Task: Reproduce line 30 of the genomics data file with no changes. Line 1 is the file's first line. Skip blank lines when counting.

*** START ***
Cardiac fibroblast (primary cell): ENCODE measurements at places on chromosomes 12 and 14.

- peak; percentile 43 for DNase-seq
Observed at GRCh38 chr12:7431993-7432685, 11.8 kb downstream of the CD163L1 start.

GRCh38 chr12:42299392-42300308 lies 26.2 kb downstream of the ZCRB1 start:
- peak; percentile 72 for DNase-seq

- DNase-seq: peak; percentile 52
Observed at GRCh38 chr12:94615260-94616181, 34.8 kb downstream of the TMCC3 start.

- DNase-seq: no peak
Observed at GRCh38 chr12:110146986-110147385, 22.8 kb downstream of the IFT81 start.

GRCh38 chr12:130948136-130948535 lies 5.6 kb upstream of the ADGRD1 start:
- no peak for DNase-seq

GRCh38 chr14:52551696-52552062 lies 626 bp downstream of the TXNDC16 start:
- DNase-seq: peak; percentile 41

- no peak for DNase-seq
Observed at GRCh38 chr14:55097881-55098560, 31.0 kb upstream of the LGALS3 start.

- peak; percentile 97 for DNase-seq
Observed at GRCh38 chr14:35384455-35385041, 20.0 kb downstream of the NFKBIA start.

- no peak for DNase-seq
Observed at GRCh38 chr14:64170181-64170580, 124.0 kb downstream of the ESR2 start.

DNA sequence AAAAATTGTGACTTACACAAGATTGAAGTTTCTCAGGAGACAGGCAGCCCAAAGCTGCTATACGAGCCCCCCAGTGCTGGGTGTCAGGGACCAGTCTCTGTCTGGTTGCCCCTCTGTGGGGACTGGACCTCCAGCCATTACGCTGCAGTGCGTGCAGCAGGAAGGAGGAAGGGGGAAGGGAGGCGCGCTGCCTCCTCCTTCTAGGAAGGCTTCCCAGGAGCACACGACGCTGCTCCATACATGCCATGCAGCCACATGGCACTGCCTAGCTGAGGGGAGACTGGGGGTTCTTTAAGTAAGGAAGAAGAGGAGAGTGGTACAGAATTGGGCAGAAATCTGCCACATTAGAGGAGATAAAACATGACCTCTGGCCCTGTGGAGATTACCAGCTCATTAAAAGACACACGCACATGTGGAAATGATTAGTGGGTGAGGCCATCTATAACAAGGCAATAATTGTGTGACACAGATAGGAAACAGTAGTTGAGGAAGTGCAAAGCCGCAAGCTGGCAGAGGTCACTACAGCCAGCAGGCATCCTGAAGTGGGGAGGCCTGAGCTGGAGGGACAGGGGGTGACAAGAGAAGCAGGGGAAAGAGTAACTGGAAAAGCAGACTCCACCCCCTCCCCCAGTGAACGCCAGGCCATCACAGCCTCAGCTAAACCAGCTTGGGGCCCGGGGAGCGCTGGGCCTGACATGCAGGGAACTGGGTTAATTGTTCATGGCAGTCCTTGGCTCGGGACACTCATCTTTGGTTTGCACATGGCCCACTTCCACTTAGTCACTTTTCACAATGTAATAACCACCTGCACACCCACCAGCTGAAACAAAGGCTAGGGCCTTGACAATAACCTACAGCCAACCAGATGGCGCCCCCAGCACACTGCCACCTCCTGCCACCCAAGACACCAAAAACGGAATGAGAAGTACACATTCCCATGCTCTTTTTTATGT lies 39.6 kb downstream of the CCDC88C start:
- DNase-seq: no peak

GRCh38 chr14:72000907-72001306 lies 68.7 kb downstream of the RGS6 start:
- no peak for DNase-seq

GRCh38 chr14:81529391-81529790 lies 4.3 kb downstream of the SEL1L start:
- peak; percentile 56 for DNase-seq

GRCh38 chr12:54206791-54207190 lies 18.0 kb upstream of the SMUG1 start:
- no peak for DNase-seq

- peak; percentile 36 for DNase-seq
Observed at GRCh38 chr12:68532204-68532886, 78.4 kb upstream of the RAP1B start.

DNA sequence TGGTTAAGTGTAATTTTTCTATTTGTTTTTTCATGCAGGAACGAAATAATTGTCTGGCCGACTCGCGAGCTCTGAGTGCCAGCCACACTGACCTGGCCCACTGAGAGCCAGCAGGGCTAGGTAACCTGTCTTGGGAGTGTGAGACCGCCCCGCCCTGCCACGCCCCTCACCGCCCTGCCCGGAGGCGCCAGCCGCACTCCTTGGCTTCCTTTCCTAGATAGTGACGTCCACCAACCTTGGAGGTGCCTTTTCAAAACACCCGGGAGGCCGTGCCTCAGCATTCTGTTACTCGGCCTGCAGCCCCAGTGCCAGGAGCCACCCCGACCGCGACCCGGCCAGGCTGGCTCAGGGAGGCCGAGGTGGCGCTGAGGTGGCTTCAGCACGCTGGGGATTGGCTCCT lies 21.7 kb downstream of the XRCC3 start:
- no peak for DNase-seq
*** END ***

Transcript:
DNA sequence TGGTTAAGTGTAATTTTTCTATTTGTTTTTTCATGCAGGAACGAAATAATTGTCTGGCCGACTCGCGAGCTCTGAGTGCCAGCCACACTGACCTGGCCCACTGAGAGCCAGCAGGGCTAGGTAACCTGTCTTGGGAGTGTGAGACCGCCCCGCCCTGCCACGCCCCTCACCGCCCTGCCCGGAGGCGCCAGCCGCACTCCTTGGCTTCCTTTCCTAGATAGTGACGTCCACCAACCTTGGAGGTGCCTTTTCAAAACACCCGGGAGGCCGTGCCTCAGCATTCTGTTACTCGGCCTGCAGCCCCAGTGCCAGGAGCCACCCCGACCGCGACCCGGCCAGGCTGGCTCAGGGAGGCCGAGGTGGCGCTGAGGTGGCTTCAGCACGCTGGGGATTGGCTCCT lies 21.7 kb downstream of the XRCC3 start: